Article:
Worlds Apart Wines In the Flowers Riesling 2021
Green-tinged straw in color. The nose evokes the scent of a fresh apple pie about to go into the oven with a lemon-scented jasmine tea and a green herbal edge. The palate has sublime textural grip to not be heavy but also offer a yeasty, bitter note that is quite refreshing. More apple notes continue and the wine is truly ethereal from the front to the back with a litheness that strays from being overtly sweet or the inverse of too acidity. Quite ethereal from start to finish, the wine is a lithe expression without overt sweetness, or conversely, teeth stripping acidity.
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Higher in elevation and topographically more dramatic than the Barossa Valley floor, Eden Valley abuts it to its south and east. While it is a bit of an extension of Barossa, Eden Valley is topographically different than the pastoral Barossa Valley, and is composed of rocky hills and eucalyptus groves.
Recognizing Eden Valley’s potential with Riesling in the 1960s and 70s, producers started to move their Riesling production from Barossa to these better sites where schist soils on hilltops would produce more steely, tart and age-worthy examples. A most famous site, planted by Colin Gramp, called Steingarten, today produces one of the most outstanding Australian Rieslings. Youthful Eden Valley Rieslings express floral, grapefruit and mineral, while with time in the bottle, they become increasingly toasty and complex.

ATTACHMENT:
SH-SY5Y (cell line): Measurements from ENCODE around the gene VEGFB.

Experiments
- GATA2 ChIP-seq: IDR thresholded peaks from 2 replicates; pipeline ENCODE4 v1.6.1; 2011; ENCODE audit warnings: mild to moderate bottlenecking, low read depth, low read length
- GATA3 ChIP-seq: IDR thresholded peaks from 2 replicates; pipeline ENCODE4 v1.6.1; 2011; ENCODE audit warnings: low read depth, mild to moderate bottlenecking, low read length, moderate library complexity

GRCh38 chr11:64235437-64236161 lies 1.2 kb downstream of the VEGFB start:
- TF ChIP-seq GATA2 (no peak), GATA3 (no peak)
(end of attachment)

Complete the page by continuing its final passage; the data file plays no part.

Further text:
Riesling isn’t the only grape the region can grow; undeniably at lower altitudes Shiraz does very well. Mount Edelstone is a notable vineyard as well as the Hill of Grace, which boasts healthy Shiraz vines well over 100 years old. This is the only Australian region where Merlot has a made a name for itself and Chardonnay can be spectacular, particularly from the High Eden subregion in the southern valley.
Riesling possesses a remarkable ability to reflect the character of wherever it is grown while still maintaining its identity. A regal variety of incredible purity and precision, this versatile grape can be just as enjoyable dry or sweet, young or old, still or sparkling and can age longer than nearly any other white variety. Somm Secret—Given how difficult it is to discern the level of sweetness in a Riesling from the label, here are some clues to find the dry ones. First, look for the world “trocken.” (“Halbtrocken” or “feinherb” mean off-dry.) Also a higher abv usually indicates a drier Riesling.